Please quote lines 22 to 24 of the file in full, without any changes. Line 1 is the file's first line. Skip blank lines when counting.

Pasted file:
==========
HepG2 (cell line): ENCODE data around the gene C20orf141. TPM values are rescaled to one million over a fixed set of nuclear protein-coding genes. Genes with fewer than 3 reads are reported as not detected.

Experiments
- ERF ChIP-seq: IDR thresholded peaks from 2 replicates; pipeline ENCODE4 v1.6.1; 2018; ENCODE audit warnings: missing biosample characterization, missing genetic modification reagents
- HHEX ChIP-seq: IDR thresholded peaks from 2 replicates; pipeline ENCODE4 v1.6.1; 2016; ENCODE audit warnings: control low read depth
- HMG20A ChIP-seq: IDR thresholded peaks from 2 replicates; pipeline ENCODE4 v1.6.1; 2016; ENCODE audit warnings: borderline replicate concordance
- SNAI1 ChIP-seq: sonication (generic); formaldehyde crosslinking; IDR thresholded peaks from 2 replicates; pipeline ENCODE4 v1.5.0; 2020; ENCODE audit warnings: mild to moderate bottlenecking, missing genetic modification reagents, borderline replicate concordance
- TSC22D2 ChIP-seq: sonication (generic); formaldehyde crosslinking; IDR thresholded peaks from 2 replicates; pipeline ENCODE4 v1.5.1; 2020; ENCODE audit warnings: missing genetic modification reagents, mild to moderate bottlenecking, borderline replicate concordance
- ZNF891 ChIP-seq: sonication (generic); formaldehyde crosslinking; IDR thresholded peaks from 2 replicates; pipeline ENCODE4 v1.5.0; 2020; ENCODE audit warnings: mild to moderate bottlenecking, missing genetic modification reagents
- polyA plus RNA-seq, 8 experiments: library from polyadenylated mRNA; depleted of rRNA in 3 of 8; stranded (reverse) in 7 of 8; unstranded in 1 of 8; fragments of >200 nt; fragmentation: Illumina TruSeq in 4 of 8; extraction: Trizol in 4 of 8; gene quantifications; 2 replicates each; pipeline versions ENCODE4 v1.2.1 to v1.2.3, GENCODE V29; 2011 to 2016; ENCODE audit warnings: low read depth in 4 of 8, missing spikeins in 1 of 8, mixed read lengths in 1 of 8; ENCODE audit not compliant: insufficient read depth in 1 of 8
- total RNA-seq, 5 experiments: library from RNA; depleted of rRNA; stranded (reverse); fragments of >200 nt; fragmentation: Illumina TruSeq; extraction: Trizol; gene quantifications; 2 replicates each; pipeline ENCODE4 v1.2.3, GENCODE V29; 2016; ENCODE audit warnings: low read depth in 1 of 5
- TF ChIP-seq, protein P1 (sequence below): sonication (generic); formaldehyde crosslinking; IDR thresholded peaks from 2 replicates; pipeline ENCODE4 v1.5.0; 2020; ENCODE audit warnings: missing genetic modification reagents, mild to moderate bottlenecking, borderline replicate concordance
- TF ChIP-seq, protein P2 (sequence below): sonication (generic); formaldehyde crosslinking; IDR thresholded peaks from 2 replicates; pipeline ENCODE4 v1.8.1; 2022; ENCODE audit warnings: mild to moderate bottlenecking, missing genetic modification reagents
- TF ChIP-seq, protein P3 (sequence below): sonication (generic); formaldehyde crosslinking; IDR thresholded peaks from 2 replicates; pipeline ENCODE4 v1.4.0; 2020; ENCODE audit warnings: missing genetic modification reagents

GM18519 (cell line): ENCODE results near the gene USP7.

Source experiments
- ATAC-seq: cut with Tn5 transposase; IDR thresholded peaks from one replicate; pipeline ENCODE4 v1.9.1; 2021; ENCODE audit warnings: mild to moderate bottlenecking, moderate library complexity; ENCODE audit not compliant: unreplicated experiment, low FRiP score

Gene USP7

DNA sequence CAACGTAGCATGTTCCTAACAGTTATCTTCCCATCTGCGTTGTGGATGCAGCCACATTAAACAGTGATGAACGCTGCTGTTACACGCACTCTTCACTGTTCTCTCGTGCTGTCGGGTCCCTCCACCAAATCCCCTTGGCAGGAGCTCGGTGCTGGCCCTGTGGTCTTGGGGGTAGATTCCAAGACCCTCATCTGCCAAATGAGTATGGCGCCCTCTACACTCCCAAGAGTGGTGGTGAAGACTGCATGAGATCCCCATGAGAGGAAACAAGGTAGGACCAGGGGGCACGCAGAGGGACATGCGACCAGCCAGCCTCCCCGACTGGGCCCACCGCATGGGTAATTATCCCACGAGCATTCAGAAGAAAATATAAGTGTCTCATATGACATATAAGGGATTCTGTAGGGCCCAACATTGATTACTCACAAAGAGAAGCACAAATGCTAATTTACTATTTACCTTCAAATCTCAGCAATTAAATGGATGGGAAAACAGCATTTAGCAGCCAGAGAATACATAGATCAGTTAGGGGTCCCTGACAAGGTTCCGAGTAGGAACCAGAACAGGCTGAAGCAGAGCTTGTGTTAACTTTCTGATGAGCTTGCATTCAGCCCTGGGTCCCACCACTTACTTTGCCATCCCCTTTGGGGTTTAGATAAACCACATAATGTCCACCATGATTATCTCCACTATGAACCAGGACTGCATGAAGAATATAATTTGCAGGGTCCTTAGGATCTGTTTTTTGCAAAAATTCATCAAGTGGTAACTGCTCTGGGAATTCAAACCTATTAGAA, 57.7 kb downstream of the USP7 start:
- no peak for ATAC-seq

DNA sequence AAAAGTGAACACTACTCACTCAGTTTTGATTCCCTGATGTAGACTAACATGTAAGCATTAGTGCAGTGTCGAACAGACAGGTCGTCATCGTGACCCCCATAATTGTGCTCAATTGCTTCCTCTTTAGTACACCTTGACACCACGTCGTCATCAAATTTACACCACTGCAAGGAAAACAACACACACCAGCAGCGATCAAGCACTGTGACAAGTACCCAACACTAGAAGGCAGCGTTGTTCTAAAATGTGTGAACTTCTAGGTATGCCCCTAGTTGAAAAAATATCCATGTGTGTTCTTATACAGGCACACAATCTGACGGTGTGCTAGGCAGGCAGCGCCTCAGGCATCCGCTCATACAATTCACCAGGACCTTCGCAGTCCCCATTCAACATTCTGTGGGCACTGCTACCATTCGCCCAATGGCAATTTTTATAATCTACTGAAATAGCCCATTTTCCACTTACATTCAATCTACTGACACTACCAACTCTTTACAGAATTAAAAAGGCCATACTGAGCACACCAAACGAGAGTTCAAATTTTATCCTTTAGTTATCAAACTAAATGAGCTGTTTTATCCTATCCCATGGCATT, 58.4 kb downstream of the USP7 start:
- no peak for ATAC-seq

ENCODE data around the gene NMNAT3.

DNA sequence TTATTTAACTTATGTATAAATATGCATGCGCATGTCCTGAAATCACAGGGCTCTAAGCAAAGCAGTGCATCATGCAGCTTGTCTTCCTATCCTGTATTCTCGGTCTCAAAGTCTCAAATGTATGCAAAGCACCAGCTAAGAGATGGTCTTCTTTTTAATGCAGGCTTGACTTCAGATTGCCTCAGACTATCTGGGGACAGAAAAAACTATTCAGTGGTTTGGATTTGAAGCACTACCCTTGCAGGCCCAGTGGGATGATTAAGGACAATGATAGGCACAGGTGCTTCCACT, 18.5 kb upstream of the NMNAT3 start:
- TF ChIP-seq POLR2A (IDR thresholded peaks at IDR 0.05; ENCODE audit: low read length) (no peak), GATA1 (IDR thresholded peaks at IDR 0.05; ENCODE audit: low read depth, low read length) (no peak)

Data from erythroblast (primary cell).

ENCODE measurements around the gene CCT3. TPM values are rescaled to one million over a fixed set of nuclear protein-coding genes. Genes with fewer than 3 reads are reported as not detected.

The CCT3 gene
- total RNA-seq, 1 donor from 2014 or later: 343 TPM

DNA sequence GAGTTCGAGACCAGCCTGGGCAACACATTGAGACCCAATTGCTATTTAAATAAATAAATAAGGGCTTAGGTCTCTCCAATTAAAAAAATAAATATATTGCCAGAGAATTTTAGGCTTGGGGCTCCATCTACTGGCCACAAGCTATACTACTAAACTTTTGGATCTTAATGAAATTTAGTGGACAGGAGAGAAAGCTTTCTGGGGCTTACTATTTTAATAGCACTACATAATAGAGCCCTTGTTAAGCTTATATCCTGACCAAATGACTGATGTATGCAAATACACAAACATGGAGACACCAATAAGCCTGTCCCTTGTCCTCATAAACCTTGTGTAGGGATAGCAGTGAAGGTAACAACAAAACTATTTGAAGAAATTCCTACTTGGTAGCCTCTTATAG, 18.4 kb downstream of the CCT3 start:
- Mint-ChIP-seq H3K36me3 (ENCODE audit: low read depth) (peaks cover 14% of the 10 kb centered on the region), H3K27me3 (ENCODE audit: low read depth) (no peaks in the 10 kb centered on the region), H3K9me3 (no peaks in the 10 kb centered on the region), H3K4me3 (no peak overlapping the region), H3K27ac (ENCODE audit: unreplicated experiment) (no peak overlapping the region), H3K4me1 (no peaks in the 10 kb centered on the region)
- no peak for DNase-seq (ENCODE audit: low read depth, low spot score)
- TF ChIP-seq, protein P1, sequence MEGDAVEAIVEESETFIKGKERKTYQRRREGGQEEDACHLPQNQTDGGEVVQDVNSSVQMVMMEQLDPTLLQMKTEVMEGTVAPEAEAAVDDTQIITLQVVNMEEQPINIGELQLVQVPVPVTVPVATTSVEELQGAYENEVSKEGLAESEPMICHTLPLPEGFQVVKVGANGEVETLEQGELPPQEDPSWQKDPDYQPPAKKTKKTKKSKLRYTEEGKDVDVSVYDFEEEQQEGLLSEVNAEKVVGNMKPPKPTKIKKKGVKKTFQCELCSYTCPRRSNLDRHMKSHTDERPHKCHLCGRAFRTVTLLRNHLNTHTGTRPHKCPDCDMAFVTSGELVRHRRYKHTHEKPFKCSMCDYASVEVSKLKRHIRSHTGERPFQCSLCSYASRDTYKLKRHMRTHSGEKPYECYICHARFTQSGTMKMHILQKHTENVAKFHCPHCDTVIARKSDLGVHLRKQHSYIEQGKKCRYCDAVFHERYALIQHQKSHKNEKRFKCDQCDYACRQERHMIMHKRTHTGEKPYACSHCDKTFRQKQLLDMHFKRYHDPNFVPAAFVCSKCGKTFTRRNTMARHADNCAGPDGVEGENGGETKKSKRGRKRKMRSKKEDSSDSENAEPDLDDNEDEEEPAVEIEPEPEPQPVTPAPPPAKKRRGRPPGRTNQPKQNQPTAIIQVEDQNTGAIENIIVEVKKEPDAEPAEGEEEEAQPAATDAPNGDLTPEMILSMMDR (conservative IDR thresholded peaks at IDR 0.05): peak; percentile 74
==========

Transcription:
ENCODE data around the gene NMNAT3.

DNA sequence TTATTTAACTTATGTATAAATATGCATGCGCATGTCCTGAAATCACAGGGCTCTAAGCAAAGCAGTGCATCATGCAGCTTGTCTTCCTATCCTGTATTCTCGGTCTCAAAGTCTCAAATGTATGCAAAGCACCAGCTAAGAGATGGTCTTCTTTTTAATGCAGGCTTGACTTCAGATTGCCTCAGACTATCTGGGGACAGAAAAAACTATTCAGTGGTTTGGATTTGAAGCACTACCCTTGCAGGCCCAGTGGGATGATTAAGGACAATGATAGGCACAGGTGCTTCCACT, 18.5 kb upstream of the NMNAT3 start:
- TF ChIP-seq POLR2A (IDR thresholded peaks at IDR 0.05; ENCODE audit: low read length) (no peak), GATA1 (IDR thresholded peaks at IDR 0.05; ENCODE audit: low read depth, low read length) (no peak)